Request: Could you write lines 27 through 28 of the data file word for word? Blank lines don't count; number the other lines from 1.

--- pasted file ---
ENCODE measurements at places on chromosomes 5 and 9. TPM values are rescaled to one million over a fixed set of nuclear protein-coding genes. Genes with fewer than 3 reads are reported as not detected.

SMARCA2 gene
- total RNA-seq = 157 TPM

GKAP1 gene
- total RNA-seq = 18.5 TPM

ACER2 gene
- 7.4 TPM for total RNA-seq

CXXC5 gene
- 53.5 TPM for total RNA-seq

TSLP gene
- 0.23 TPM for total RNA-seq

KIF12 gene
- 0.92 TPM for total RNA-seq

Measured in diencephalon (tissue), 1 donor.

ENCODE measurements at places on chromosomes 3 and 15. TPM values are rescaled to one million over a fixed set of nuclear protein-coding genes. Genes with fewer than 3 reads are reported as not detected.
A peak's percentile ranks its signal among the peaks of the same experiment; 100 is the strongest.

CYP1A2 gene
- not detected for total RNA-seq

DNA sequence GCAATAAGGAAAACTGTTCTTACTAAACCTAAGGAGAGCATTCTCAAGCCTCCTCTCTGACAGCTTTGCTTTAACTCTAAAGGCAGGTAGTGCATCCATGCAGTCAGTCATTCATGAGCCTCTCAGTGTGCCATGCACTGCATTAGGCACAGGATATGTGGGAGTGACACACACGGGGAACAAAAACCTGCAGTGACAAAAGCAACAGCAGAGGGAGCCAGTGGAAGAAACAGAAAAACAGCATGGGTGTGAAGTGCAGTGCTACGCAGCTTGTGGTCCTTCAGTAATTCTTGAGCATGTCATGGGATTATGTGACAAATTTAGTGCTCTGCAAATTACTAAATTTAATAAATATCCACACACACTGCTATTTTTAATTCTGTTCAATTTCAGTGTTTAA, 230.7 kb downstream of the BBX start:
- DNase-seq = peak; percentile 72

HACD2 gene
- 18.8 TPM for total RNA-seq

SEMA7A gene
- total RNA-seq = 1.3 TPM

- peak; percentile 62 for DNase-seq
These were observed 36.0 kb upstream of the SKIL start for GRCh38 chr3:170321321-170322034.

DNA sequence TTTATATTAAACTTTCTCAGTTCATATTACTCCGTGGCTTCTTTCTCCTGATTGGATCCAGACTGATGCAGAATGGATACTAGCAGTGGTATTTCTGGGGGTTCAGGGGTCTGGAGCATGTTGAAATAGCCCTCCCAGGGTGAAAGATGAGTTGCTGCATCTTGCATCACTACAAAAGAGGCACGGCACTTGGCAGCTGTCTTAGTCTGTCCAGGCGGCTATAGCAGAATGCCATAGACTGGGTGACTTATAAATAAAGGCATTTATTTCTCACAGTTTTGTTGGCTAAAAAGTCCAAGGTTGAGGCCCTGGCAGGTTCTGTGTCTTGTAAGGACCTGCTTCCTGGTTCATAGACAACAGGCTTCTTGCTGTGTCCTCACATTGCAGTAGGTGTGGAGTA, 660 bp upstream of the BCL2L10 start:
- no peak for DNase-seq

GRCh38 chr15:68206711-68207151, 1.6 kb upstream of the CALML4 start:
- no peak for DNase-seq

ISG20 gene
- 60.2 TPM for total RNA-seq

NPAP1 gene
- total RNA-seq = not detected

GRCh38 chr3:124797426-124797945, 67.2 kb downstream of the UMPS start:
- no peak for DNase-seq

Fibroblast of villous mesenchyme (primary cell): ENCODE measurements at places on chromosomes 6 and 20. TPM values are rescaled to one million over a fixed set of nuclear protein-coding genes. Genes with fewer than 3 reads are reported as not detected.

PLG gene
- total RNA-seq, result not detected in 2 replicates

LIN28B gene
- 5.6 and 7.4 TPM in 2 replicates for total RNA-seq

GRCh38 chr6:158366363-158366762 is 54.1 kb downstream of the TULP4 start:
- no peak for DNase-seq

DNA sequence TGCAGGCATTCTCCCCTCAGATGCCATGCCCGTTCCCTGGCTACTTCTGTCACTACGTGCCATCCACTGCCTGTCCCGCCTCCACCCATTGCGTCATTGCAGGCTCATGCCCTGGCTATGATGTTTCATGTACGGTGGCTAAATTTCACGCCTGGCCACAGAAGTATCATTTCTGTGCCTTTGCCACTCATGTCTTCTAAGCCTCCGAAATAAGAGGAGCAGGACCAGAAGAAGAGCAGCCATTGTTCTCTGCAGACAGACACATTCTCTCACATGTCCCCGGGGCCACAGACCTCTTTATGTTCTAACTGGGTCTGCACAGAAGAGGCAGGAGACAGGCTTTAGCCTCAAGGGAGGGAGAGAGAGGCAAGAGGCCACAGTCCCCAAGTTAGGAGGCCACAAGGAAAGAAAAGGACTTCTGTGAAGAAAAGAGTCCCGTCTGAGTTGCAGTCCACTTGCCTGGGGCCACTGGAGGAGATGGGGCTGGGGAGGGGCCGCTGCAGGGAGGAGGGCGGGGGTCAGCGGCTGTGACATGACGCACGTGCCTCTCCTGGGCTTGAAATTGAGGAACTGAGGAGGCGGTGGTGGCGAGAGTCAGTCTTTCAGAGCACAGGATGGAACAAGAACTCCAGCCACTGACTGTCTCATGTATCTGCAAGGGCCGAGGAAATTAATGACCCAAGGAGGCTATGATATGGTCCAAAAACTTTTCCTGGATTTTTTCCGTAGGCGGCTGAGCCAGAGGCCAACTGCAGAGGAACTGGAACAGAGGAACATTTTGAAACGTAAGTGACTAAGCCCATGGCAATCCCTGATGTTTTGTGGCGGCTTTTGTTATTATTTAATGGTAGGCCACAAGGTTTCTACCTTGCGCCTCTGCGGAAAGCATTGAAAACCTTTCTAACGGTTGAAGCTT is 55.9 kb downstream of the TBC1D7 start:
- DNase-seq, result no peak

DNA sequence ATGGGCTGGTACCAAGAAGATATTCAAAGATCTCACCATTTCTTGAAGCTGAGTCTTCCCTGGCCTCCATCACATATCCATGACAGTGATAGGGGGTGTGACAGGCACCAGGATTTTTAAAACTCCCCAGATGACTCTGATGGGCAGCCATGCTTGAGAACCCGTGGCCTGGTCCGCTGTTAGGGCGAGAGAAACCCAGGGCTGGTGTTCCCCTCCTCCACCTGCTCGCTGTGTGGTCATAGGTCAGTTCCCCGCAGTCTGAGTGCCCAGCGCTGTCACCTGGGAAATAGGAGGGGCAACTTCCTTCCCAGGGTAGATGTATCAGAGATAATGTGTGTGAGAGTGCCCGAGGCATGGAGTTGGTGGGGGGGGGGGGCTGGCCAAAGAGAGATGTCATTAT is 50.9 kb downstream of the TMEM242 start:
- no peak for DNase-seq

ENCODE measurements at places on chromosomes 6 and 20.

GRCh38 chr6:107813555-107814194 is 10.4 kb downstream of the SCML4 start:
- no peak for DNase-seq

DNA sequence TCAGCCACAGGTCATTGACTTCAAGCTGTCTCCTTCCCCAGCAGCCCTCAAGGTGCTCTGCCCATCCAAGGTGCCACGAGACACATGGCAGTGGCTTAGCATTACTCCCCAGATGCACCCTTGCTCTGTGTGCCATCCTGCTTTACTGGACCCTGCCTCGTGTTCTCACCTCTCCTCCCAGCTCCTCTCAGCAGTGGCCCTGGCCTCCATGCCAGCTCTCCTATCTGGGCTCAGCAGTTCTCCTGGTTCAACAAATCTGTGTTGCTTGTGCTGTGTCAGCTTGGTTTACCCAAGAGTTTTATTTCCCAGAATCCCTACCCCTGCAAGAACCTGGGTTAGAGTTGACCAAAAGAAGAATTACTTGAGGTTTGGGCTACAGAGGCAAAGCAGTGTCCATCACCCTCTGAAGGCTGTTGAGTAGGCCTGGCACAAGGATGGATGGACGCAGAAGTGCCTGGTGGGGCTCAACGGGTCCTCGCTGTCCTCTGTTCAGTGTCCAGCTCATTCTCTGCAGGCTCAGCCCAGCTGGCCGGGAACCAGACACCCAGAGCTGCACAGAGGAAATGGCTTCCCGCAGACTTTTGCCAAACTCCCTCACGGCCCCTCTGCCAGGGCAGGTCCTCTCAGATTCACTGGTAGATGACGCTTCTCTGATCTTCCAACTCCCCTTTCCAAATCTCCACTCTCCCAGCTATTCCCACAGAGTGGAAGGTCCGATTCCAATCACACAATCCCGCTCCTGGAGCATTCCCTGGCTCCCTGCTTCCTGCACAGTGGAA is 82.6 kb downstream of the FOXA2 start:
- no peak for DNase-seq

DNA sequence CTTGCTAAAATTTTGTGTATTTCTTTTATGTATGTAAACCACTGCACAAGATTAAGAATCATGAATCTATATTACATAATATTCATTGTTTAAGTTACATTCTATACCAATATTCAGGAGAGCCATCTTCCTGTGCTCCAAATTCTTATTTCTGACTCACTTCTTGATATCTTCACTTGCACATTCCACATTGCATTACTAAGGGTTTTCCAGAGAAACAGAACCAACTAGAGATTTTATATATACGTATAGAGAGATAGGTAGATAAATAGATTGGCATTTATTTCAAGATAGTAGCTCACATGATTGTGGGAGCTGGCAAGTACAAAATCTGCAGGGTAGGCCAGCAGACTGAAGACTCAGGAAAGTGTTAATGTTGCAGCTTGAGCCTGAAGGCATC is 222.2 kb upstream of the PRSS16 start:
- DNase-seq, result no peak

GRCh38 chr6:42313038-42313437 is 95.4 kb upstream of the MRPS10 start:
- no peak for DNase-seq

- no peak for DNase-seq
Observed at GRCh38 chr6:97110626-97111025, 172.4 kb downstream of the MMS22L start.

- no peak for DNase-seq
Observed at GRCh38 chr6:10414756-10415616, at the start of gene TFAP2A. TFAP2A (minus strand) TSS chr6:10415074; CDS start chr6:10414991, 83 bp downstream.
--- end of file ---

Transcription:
DNA sequence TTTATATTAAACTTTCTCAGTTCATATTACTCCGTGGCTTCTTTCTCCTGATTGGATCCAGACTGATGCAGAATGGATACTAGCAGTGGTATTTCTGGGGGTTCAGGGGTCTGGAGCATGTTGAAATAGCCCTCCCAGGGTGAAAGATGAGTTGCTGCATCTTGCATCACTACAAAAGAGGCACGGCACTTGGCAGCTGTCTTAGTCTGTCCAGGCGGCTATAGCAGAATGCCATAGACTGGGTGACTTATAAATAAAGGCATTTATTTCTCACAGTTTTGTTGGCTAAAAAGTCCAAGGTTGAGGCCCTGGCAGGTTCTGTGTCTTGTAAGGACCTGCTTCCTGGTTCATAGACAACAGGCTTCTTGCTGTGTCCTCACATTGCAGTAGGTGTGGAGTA, 660 bp upstream of the BCL2L10 start:
- no peak for DNase-seq